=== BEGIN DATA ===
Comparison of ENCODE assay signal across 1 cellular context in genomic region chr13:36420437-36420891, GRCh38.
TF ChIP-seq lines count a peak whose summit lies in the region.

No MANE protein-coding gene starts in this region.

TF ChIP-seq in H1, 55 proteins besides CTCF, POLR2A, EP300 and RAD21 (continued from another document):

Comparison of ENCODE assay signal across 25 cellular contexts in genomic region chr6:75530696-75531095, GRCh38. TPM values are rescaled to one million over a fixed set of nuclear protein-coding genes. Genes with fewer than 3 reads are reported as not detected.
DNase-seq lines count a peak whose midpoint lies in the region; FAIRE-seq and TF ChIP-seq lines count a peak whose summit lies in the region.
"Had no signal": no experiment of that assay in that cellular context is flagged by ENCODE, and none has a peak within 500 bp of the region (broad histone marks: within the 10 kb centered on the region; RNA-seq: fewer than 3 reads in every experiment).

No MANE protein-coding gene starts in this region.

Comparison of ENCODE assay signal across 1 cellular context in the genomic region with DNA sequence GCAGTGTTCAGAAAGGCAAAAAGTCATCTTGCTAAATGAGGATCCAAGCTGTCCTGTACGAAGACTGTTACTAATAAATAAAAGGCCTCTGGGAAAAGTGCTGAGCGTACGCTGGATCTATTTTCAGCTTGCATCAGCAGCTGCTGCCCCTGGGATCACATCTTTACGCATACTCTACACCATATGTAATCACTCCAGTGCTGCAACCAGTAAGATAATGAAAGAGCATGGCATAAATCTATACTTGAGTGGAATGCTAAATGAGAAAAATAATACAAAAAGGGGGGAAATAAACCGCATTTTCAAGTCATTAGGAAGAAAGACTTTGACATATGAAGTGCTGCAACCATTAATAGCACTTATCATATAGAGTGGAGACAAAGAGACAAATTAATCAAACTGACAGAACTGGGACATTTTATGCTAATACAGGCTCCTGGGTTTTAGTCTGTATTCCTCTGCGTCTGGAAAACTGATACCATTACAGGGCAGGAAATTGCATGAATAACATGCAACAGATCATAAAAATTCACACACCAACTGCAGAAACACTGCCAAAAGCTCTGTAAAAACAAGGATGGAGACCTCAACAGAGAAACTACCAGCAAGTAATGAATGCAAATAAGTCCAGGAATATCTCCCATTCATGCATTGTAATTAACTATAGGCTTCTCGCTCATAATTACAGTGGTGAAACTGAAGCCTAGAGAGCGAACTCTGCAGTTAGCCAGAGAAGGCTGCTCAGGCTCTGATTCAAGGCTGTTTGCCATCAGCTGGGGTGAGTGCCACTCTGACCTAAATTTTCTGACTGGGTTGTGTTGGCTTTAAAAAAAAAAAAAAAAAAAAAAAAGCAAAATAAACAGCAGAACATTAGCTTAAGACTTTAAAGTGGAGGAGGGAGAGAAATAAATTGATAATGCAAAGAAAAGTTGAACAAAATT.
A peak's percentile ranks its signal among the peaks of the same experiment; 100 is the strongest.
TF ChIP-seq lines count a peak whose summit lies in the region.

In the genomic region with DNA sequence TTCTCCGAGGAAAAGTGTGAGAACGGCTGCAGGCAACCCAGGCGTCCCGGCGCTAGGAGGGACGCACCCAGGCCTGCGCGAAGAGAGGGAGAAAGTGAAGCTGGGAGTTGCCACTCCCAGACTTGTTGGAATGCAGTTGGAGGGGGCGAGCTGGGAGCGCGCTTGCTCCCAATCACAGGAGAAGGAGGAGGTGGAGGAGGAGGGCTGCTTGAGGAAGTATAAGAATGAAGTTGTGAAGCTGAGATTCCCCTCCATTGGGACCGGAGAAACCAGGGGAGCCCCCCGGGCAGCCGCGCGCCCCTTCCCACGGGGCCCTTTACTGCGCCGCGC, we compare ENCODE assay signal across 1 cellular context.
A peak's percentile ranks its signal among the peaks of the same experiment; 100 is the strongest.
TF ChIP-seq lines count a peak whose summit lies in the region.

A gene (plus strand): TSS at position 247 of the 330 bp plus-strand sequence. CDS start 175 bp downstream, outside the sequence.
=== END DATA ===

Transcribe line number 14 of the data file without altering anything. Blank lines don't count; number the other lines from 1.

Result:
TF ChIP-seq lines count a peak whose summit lies in the region.